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LOS ANGELES (Reuters) - David Archuleta lost out on the "American Idol" title in May but the baby-faced teen released his first album this week hoping to capitalize on his young female fan base around the world.
Archuleta, 17, wowed audiences during the "Idol" concert tour and on the popular TV talent show with emotional piano ballads and renditions of standards like "Imagine" and "Don't Let the Sun Go Down On Me".
But in his first, self-titled album, the Utah singer delivers new songs in a variety of styles. Archuleta talked to Reuters about the album and what he has been doing in the last hectic six months.
Q: This first album was put together pretty quickly. How much does it reflect the real David Archuleta?.
A: "We didn't have a ton of time. We were experimenting with different things. There is something for everyone. People are expecting a Josh Groban thing from me but I didn't want to get stuck in that category, especially since I am 17. I wanted to prove that I wasn't just someone who sings only standards and covers. I wanted to show that I am still young and fresh and that I'm a teenager and I don't want to grow up too fast."
Q: You've been rehearsing with a band for your upcoming performances. What has that been like?
A: "The band is great. They are very talented people. It is such an honor to be able to play with them because they have so much experience and I have never really performed with a band. I'm getting really excited about the album release and all the TV appearances and shows. Sometime I get a little nervous about it all, but it's so exciting."
Q: You don't turn 18 until December. What's happening about school?
A: "I've not really had time to go back to Murray High School (in Utah). I've still been trying to do some school work online. It's really difficult trying to keep up with both things when you're recording and rehearsing and been on tour. It's been a bit of a challenge but I need to find some way to complete school because I think that is really important to do, being so young and not knowing where life is going to take me yet."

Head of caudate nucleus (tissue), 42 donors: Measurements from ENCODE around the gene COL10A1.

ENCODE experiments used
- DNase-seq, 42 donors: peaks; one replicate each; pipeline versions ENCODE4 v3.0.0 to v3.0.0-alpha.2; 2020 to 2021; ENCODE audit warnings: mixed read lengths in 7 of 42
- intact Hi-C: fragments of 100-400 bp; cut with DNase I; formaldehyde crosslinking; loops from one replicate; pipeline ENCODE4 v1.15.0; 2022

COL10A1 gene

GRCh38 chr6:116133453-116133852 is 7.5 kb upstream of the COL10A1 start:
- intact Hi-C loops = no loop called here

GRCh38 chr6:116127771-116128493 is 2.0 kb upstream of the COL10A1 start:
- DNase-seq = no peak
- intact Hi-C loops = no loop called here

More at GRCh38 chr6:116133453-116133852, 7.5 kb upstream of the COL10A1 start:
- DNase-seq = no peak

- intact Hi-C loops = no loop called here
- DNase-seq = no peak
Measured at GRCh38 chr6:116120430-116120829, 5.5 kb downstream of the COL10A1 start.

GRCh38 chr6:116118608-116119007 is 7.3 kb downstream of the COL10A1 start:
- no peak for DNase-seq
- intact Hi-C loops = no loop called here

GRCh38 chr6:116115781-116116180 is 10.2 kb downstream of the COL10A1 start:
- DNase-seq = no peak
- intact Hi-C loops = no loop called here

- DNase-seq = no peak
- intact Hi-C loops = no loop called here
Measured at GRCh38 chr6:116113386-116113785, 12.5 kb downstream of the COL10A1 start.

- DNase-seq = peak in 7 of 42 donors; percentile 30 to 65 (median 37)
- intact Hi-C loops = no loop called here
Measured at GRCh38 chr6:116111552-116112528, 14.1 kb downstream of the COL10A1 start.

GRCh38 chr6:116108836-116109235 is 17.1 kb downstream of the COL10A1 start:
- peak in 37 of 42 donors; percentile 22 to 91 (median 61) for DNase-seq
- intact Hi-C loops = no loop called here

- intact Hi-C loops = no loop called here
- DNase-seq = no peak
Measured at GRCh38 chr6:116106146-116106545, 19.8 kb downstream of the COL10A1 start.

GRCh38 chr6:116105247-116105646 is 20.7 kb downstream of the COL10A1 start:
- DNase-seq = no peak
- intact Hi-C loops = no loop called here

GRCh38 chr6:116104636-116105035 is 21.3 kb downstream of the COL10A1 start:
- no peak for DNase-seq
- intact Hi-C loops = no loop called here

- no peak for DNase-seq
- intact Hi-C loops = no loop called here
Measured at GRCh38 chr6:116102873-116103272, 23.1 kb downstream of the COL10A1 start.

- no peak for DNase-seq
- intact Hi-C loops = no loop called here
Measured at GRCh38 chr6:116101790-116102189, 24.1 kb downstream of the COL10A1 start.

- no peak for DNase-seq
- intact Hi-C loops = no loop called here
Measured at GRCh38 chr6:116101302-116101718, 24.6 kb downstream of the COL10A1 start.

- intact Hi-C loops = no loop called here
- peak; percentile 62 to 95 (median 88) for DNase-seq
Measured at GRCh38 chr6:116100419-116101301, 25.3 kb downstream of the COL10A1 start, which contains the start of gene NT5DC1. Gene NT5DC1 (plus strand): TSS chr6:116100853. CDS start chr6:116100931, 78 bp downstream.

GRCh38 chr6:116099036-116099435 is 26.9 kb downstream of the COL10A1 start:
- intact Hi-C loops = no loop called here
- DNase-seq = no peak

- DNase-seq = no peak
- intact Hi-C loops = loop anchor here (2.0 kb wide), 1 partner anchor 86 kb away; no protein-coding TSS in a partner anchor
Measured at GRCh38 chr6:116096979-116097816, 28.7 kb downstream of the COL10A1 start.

Q: How has your life changed in the past year?
A: "The weirdest thing is being not at home. You don't have your siblings around you. It's great to have texts and the phones to keep in touch with them. But it is weird to not have them nearby to talk to, not being able to hang out with my mom and sisters and play Nintendo with them. My dad is here with me while my mom watches over the rest of the kids."
Q: You have millions of female fans. Are you dating yet?
A: "I'm not, like, seriously dating. I'll go on fun dates. I'm all about getting to know people, trying to figure out how girls are different from each other, what I like about girls and what I don't like ... I think there will be that girl who I really feel like, wow, she's special. But I still don't know a lot and I'm still getting that idea of what kind of girl I'd want to be with for a long time -- if that makes sense?."
Q: Your album came out a week ahead of "American Idol" winner David Cook's first album. Is there any competition between the two of you?
A: "Not from what I've seen. I think we have wanted to extinguish that flame because we want to be separate artists and musicians. Even during the 'Idol' competition we weren't that competitive. No one really understood what was going on, watching this dream grow. Cook understands that more than anyone else because he went through the same thing. I still talk to him and text him every now and then. He's always checking up on me. He is like a brother and that shows that he is awesome."
Editing by Bob Tourtellotte